Wireless Data Currently About Ubiquity, Not Speed

from the nice-one dept

We’ve already joked about how all wireless data services, no matter how fast, start their pricing at $80/month, in the hopes that business users with expense accounts will sign up while the network provider works out all their network and capacity problems. The prices eventually drop as the provider feels better about the network and (much more importantly) competitors have launched their own, faster, networks also at the $80 price point. Still, in an interview about wireless data offerings, the co-CEO of wireless data company Seven, provides an interesting rationale for the $80 pricing. He basically admits that it’s too expensive for the power user, but just fine for the casual user. Seems a bit counter-intuitive, doesn’t it? The power user, of course, is also a bandwidth hog — and the carriers don’t want bandwidth hogs clogging up these networks, so no matter what the price, the speeds of most wireless data service offerings aren’t enough. However, for the more casual user, bandwidth isn’t nearly as big an issue. For the casual user signing up for wireless data plans, the issue is ubiquitous connectivity — and that’s the target audience for these users. So, the question being asked is the wrong one. The interviewer is basically asking how they can justify charging $80/month for “what amounts to a very slow DSL connection.” The answer (though, not this directly) is basically that users are buying the ubiquity and the mobility — not the speed.

Rate this comment as insightful
Rate this comment as funny
You have rated this comment as insightful
You have rated this comment as funny
Flag this comment as abusive/trolling/spam
You have flagged this comment
The first word has already been claimed
The last word has already been claimed
Insightful Lightbulb icon Funny Laughing icon Abusive/trolling/spam Flag icon Insightful badge Lightbulb icon Funny badge Laughing icon Comments icon

Comments on “Wireless Data Currently About Ubiquity, Not Speed”

Subscribe: RSS Leave a comment
1 Comment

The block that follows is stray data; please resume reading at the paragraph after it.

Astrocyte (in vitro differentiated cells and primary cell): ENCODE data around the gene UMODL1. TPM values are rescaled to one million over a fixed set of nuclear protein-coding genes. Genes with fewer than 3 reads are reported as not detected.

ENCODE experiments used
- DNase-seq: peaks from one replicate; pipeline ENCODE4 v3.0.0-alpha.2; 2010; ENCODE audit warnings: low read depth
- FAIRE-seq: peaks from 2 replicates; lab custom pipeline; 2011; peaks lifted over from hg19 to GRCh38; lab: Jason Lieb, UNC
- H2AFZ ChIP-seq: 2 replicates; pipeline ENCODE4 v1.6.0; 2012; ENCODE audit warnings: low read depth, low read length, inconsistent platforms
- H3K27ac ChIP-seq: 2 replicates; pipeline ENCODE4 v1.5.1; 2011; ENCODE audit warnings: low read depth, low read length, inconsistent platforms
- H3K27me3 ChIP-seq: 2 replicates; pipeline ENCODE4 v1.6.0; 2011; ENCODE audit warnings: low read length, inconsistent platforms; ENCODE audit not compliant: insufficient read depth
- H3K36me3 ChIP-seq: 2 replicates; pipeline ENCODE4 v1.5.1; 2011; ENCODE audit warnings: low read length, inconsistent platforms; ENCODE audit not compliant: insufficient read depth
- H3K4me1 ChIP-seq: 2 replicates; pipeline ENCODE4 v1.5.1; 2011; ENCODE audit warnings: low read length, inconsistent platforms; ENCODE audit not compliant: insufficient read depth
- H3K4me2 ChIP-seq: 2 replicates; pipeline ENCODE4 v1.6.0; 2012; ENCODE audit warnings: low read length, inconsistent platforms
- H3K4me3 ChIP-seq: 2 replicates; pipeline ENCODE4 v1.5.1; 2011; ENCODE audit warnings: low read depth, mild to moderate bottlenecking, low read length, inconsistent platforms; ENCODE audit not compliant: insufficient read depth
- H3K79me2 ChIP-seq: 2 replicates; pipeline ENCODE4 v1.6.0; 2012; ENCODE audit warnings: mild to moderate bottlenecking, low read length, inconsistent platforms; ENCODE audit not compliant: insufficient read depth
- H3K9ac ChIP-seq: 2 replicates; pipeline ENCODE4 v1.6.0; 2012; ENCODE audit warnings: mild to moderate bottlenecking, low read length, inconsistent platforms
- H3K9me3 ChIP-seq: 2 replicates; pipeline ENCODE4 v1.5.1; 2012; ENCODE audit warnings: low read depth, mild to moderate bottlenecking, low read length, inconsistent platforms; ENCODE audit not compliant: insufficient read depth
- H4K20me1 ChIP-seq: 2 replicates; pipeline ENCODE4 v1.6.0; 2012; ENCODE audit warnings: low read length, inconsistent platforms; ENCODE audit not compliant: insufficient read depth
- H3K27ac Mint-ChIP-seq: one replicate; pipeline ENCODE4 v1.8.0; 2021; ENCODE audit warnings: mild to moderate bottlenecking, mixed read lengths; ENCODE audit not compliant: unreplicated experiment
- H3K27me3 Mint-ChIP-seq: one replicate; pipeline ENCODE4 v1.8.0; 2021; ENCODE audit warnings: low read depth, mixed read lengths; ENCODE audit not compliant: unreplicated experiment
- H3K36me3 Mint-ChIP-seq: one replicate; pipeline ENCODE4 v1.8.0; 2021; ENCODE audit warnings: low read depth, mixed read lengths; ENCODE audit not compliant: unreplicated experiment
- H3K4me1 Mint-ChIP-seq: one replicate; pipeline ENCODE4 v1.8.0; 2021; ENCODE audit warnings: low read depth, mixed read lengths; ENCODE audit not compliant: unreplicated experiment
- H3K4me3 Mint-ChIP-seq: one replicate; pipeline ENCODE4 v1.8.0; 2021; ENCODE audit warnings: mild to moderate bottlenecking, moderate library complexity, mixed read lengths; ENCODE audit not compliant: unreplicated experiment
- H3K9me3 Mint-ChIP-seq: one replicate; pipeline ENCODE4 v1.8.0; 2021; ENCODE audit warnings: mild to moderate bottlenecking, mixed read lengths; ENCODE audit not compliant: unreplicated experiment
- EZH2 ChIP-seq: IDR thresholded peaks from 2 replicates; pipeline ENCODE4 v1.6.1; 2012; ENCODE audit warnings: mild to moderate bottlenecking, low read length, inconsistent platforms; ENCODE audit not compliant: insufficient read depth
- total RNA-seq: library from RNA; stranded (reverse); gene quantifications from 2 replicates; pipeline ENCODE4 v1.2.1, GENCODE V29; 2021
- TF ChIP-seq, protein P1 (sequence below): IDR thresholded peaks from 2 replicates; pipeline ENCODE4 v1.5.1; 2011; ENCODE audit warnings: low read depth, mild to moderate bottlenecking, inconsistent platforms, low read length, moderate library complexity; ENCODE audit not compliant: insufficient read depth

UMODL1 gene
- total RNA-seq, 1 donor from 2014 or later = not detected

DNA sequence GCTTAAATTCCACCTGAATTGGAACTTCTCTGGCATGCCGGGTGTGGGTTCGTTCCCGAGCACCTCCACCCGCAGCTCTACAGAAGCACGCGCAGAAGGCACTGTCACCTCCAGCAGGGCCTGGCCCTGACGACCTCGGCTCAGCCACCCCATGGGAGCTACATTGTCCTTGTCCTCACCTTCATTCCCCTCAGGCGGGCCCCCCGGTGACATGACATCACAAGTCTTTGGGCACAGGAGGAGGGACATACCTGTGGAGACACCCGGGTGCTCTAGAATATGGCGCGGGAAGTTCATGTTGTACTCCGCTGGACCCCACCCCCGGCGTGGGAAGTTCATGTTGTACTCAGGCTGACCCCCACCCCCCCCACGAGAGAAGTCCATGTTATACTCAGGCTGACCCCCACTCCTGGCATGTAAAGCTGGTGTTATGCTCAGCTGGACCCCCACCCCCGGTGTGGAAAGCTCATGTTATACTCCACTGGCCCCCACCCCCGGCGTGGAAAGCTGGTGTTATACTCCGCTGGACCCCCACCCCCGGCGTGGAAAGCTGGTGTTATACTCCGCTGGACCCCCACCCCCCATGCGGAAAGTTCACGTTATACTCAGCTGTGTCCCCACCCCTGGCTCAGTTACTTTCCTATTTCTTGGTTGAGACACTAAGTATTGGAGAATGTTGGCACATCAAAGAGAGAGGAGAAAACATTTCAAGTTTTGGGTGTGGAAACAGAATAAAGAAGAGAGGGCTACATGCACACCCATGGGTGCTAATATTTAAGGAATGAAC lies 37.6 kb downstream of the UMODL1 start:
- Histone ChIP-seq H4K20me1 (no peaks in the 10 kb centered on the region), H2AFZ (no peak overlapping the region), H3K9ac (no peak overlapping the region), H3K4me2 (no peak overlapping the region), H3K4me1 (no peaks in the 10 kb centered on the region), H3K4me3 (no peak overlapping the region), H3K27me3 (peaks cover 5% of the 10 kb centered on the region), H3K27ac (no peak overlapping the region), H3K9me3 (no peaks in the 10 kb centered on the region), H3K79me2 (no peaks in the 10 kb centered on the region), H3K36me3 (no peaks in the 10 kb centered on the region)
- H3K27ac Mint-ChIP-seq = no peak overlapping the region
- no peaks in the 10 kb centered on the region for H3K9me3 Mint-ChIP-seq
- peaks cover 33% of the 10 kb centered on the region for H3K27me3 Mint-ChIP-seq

Derek Kerton (profile) says:

Not Clear

Nice idea. There certainly should be a premium for ubiquity and/or mobility. However, that hardly explains the ridiculous propensity of mobile data carriers ALWAYS offering their unlimited plans at $80 – seemingly regardless of speed or ubiquity. Consider Ricochet, which only worked in certain regions: $80. Consider Sprint PCS 1xRTT which offers nationwide coverage almost as good as their voice network: $80. Consider Verizon Wireless with EV-DO service in just two cities: $80. Consider AT&T with EDGE nationwide or UMTS in six cities: all $80. Cingular nationwide GPRS? $80.

The real reason the $80 price point is so often used is because it is the market-clearing price where supply (of network bandwidth) meets demand. Price it at $50, and hordes of customers will drop their DSL plans for the mobile broadband deal, and overload the network. Price it at $100, and practically no one will sign on. When Wireless WAN technologies that actually were designed from the ground up are launched, such as Woosh (UMTS TDD) in New Zealand, then the prices can be competitive with DSL, because the network can handle the increased demand that will cause.

Add Your Comment

Your email address will not be published. Required fields are marked *

Have a Techdirt Account? Sign in now. Want one? Register here

Comment Options:

Make this the or (get credits or sign in to see balance) what's this?

What's this?

Techdirt community members with Techdirt Credits can spotlight a comment as either the "First Word" or "Last Word" on a particular comment thread. Credits can be purchased at the Techdirt Insider Shop »

Follow Techdirt

Techdirt Daily Newsletter

Techdirt Deals
Techdirt Insider Discord
The latest chatter on the Techdirt Insider Discord channel...